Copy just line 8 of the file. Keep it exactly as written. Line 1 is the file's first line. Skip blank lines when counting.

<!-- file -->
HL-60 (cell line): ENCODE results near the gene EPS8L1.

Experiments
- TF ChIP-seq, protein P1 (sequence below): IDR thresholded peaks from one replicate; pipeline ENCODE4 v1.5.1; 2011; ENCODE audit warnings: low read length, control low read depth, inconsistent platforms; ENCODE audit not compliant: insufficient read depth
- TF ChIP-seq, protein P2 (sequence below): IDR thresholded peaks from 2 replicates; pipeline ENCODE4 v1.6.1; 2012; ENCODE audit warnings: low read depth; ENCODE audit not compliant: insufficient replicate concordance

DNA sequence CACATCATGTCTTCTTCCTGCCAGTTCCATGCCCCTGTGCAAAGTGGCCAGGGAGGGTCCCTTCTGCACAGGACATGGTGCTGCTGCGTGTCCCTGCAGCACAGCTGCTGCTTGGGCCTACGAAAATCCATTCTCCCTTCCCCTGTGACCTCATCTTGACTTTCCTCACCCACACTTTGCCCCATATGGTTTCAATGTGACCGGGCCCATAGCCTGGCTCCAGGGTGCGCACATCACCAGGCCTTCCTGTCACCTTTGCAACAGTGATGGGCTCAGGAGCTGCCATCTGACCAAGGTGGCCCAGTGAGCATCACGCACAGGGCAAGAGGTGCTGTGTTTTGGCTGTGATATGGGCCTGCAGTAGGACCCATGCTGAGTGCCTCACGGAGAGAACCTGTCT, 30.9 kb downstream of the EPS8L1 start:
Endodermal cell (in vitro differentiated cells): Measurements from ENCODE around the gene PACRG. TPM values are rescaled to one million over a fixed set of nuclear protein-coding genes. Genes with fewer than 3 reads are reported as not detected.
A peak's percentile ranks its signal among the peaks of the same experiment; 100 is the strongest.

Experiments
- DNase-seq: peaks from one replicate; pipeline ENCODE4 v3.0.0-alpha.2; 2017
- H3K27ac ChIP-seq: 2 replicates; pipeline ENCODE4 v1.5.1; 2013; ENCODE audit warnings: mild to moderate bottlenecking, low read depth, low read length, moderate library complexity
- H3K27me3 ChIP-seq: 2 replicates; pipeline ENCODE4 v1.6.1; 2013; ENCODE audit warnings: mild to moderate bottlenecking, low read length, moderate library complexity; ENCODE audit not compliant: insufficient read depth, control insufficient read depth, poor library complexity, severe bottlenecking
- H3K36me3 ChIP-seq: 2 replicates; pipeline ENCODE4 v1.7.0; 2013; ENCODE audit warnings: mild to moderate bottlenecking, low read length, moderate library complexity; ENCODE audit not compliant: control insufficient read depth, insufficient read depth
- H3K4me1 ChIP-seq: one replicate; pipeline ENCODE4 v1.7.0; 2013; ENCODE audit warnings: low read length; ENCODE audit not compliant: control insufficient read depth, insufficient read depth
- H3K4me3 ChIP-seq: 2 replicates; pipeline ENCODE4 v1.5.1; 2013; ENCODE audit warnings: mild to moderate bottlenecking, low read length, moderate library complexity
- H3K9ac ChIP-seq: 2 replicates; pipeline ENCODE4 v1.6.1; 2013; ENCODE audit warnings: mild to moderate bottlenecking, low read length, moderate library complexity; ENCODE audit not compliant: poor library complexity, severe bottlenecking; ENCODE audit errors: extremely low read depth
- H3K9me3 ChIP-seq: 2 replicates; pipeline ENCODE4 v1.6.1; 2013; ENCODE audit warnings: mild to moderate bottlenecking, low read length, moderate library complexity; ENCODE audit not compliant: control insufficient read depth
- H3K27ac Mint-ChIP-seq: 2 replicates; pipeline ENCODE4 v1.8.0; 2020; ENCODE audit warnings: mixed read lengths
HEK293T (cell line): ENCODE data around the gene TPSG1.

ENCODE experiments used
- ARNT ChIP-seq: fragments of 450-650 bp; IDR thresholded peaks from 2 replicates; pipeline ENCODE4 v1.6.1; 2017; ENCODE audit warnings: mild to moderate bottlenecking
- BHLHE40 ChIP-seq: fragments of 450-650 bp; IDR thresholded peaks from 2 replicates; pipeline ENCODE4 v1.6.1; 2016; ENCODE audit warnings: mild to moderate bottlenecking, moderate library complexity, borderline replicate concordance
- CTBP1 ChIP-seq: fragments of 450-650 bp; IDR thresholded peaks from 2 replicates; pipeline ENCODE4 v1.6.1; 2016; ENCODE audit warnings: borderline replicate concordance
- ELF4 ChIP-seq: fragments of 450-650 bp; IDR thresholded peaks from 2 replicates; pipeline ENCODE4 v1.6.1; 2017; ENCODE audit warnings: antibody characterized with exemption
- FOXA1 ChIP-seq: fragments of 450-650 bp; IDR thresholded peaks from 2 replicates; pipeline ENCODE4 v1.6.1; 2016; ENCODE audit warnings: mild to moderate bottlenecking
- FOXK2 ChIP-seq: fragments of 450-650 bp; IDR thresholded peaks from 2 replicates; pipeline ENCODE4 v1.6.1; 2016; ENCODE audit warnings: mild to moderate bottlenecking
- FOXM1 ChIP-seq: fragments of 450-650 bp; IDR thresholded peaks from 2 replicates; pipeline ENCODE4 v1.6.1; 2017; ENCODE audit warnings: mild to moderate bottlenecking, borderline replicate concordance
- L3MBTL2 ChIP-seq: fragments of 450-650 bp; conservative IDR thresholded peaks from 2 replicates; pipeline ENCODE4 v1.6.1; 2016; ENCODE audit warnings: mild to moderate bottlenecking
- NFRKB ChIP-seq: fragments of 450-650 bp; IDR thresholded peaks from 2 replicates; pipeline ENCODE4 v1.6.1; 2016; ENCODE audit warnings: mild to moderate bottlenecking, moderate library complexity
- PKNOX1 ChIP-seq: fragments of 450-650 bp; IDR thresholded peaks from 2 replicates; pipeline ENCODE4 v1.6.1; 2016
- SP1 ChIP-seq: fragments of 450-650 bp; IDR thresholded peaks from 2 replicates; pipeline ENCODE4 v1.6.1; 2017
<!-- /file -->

Experiments